Hunter syndrome or Mucopolysaccharidosis II (MPS II) is an inherited disorder of carbohydrate metabolism that occurs almost exclusively in males. It is characterized by distinctive facial features, a large head, hydrocephalus, enlargement of the liver and spleen (hepatosplenomegaly), umbilical or inguinal hernia, and hearing loss. Individuals with this condition may additionally have joint deformities and heart abnormalities involving the valves. MPS II is caused by mutations in the IDS gene and is inherited in an X-linked manner.
There is a wide range in severity of symptoms present in individuals with MPS II. Previously, MPS II was classified as severe and attenuated based on severity. More recently, the terms slowly progressive and early progressive have been suggested. While both types affect many different parts of the body, people with the severe type also experience a decline in intellectual function and a more rapid disease progression. The life expectancy for people with the severe type is 10 to 20 years. Individuals with the less severe type typically live into adulthood and intelligence is not affected. Treatment is focused on managing the signs and symptoms present in each individual.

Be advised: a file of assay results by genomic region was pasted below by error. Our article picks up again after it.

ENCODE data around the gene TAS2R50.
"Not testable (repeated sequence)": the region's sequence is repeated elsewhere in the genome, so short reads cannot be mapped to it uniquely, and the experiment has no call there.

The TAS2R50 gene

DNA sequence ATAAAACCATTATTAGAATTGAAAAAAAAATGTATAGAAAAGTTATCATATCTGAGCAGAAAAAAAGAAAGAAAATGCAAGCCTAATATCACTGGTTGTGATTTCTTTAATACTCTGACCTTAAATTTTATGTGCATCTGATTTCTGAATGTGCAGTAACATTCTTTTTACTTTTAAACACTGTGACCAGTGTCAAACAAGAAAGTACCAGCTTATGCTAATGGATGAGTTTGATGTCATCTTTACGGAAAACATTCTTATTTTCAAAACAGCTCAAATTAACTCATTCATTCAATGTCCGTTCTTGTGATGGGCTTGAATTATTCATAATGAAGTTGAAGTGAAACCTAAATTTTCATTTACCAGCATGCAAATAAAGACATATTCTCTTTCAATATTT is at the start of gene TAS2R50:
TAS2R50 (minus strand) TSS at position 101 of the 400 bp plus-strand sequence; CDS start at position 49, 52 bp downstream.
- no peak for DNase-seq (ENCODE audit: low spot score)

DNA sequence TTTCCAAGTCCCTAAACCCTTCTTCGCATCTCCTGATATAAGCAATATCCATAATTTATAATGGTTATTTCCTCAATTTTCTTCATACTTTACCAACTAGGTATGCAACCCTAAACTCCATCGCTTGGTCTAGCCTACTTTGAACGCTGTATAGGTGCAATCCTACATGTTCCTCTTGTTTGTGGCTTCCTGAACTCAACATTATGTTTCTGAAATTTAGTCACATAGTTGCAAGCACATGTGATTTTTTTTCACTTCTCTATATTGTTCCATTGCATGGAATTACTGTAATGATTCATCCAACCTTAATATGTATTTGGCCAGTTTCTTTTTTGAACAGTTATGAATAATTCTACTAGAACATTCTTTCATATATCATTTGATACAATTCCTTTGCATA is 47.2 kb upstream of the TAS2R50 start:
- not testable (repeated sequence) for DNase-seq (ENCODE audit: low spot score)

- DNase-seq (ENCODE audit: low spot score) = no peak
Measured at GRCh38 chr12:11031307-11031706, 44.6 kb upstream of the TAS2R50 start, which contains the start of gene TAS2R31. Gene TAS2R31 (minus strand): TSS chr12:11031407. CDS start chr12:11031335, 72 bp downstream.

This video provides an overview of Hunter syndrome, or mucopolysaccharidosis II (MPS II) — a serious genetic disorder that primarily affects males. In Hunter syndrome, GAGs build up in cells throughout the body due to the enzyme iduronate-2-sulfatase (I2S) not working properly or missing altogether. This buildup interferes with the way certain cells and organs in the body function and leads to a number of serious symptoms.